4. Kemper, b. 2 Aug, 1861, Sheboygan, Wisc., m. Anna Charlotta Westlin (Grandma Peabody) (Father of Arla Mary Peabody, who married Alfred D Guion, Grandpa to me)
  5. Lloyd, b. 31 Aug 1863, Alden, Wisc
  6. Mary Brown, b. Sept, 1865
  7. Ellen Marion, b. 6 April 1867
  8. Eunice Diantha, b. 15 Nov. 1868
  9. Douglas, b. 12 Sept. 1871
  10. Francis Cornet, b. 3 July 1873. Norman Rex, b. 29 June 1877
  11.  Norman Rex, b. 29 June 1877
  12.  Margaret Smith Osborne, b. 3 Sept. 1879; d. 7 April 1880
  13.  Kenneth Foster, b. 17 Nov. 1881

St. Paul
1736 Laurel Avenue

Dear Dad:
I am fine as usual and hope the same for you and the kidlet’s. Last Sunday Muriel was baptized. Uncle Frank and Aunt Mary came up to get Barbara and brought Uncle Lloyd along. John Dale came with his family and Francis and Mercedes came over from Uncle Douglas’s. Uncle Burton presided and Barbara acted as sponsor. When the St. Paulites came back they brought Francis and me along. Monday night we went out to Robert’s house and saw his wife and little boy. Tuesday we went and had dinner with Uncle Lloyd, Aunt Mary (his wife) and Evelyn. Yesterday (Wednesday) we went down the Mississippi on a rear wheeler River steamboat to Hastings and down through a lock (The whole trip lasted seven hours.) As we came into St. Paul dock coming home, the piano player from the dance orchestra played a regular calliope on the pilothouse roof. It made a lovely trip, if I may call it that. Don’t know what we will do today but there is a boy next door to Uncle Frank’s with a 1927 Harley-Davidson and I have already made his acquaintance.
Lots of luck and love to all.

Tomorrow, we travel back in time to 1941. Lad is working in Venezuela for the Socony-Vacuum Oil Company (now part of Mobil) as their top mechanic. Dan and Ced have been in Alaska for about a year, Dick joined them a few months ago when he delivered a car from Trumbull. Elizabeth and her husband, Zeke, live not too far away with their two sons, Raymond, Jr. (known as Butch) and Martin. Dave is still living in Trumbull with Grandpa.

Judy Guion

Ced’s Coming of Age Adventure (13) – First letter From Home – July, 1934


Star Prairie

Dear Dad,

I received your letter just yesterday at the same time I sent the postcard (marked Wednesday). I am sorry I missed your letter in Chicago but I may pick it up on the way back. And I certainly was thrilled to get the letter. It was the first one I had received from the East since I had left Ossining (N.Y., Grandma Peabody’s house). A card from the Burnham’s also arrived with your letter. Your letter brought me a sort of breath from Trumbull and for the first time I felt a longing to be back there. It’s too bad George missed the trip to the Fair, I think he would have enjoyed it.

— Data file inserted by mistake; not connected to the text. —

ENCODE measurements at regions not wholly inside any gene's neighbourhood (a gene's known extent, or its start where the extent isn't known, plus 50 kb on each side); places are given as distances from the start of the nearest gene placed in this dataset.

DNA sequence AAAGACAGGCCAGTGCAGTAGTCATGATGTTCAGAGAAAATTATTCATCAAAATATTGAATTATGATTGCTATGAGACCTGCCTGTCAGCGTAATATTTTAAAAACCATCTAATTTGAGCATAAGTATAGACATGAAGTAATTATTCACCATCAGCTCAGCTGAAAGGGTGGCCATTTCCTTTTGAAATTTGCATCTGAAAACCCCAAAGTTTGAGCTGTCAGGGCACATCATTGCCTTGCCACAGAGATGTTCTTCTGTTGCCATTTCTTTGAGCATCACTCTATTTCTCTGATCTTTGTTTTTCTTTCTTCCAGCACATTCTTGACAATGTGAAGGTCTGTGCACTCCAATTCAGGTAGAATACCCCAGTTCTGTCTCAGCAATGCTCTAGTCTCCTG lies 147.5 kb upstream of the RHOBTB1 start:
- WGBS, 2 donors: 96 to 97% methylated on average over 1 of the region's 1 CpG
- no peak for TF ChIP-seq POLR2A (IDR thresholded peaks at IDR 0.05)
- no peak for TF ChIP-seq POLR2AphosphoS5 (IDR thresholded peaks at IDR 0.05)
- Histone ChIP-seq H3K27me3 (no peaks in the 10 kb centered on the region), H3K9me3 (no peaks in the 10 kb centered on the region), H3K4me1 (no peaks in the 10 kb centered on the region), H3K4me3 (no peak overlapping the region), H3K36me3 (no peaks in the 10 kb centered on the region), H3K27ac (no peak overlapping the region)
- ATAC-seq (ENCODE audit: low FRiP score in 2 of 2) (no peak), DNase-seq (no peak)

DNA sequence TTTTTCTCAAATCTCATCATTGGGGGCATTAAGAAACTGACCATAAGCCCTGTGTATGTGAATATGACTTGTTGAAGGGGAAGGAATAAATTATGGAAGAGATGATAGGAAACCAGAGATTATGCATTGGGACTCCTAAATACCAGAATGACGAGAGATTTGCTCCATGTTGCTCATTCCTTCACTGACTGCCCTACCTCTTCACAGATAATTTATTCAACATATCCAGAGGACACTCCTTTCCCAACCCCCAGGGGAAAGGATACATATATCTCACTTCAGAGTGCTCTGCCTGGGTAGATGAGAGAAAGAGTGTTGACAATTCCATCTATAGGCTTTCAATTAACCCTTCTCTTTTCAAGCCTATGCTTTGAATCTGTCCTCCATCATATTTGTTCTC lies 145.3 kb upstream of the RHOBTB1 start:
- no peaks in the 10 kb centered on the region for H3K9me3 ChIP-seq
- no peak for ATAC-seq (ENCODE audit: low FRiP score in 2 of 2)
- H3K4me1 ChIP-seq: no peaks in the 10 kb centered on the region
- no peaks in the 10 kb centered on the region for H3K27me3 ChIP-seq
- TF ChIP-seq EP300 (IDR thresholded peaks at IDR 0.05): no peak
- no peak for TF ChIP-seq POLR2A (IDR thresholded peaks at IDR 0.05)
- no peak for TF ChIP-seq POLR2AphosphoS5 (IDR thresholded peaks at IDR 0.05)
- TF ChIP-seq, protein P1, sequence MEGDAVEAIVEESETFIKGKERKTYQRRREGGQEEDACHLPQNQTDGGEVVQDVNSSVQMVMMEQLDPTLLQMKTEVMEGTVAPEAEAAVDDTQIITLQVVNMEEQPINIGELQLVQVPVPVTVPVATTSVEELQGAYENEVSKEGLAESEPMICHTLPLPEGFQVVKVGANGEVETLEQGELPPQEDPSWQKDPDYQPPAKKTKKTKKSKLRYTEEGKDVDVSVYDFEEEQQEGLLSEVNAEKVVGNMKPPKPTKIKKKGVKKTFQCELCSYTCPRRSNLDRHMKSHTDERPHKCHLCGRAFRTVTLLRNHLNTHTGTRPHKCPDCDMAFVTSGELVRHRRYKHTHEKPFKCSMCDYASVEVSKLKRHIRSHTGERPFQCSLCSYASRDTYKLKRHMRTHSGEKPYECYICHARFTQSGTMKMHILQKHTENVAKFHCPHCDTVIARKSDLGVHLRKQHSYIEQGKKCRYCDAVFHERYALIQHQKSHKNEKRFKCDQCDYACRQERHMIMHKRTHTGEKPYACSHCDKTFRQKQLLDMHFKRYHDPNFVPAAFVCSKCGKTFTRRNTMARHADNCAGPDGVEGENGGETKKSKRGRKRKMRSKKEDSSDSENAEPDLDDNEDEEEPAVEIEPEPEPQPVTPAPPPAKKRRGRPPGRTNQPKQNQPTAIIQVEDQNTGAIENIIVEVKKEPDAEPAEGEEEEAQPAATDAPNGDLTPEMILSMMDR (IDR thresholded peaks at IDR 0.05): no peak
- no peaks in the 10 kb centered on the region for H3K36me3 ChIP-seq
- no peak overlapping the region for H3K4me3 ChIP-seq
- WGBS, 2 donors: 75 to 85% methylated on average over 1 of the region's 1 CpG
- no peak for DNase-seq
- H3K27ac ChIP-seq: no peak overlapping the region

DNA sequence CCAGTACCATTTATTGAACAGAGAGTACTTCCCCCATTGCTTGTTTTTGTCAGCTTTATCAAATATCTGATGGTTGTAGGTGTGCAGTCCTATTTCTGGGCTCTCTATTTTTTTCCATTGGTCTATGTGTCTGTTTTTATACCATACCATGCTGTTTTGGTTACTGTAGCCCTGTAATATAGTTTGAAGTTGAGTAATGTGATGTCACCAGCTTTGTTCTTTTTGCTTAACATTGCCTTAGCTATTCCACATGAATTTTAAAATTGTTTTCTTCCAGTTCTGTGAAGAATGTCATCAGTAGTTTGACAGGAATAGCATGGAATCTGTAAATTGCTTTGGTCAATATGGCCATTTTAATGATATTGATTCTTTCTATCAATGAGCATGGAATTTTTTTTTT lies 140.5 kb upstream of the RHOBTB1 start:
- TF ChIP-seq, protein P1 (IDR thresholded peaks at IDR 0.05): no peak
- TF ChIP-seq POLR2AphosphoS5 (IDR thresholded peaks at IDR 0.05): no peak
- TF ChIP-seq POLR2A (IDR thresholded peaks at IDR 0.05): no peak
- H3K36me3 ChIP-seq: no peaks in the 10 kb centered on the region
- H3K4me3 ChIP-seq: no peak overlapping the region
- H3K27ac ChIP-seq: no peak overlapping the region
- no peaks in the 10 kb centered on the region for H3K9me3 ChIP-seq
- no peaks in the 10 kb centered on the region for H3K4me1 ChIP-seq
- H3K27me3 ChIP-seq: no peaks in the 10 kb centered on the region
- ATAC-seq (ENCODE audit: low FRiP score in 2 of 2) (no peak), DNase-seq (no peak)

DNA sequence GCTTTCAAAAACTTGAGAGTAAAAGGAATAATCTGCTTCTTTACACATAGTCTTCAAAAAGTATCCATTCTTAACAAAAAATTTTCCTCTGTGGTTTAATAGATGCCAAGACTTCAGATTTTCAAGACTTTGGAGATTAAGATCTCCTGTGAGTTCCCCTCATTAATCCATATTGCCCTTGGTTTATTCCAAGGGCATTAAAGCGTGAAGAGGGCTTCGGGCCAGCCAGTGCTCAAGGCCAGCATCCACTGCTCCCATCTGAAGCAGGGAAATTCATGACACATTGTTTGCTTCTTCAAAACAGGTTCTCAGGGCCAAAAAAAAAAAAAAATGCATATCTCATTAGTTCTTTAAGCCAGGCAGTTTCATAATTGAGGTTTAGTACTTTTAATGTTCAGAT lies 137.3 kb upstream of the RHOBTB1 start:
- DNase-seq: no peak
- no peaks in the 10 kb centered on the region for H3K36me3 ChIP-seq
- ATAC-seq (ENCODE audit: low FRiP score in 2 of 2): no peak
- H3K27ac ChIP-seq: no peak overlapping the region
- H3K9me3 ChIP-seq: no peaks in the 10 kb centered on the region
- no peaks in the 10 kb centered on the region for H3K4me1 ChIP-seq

If Aunt Corinne is still there give her my love and say I was sorry to miss her, and you might tell Elizabeth she is a +-!;” fool (If you ask me) for sticking with Peggy instead of going to Nova Scotia. I think it would be a good idea for her to get away from Peggy for a while.

CDG - Trumbull Youth Going to Honolulu - Aug., 1934

I’m glad that you did not prevent Arnold’s party as I would’ve been disappointed if you had. I suspect from the scavenger list that Arnold cooked most of them up and some I consider very foolish and impossible, for instance a flea and a bottle of oil from a gas station, but it must have been fun and I would certainly have liked to have been there.

CDG - Scavenger List for Arnold Gibson's Party - Aug., 1934

1. Constable’s cap

2. Canary cage

3. Road sign

4. Telegram blank

5. False Teeth

6. Stamper from Library

7. Something with feathers

8. Monogrammed handkerchief

10. Flannel night shirt – man’s

11.Menu from anywhere

12.Lady’s Dance set

13. Men’s garters

14. Bulb from Street lamp – unbroken

15.Board from stand of Carnival

16. Lock of red hair

17.Fish from fishbowl

18.Clock (electric)


20.Animal from Beardsley Park

21. Ticket from show – whole

22. Ear of corn

23. Ice cream dish

24. Corn cob pipe

25. a black poodle dog

26. bottle of oil from gas station

27. Screen off of window

28. Something odoriforous

29. Button from Usher in Show

30.Something ending in a

31. piece of green velvet

32. Get a flea

33. Sugar cubes from Diner

34. Sign from 10 cents store

35. Stove pipe

36. Pint of cream

37. Something from Merritt Highway

38. Gayly painted ladder

39. Souvenir from couple in Beardsley Park

40. A train schedule

I don’t believe I will be home before September first as I want to do and see lots of things out here which I may not get another chance to do and see for a long time.

I expect to stop at Draz’s on the way back as they have invited me to the national air races there. I have already invited everyone I saw, to come east and stay, but they all say when they get better cars. I will write both Arnold and Aunt Elsie on their respective undertakings, Arnold, his trip and Aunt Elsie, her birthday.

Here at Star Prairie the drought is finally over (we hope). It has rained twice and been pretty good both times.

The letter ends abruptly but Ced had run out of room and I’m sure he knew Grandpa would know who the letter was from.

Ced’s Coming of Age Adventure (12) – Ced Writes Home – July, 1934

The following postcard is from Helen Burnham. The Burnham’s were neighbors of  Grandma and Grandpa Guion in Larchmont Gardens, at the Lincoln Avenue House. Helen’s father, Rufus, remained a lifelong friend of Grandpa’s.

CDG - Helen Burnham to Ced - Aug., 8, 1934Tues., August 7, 1934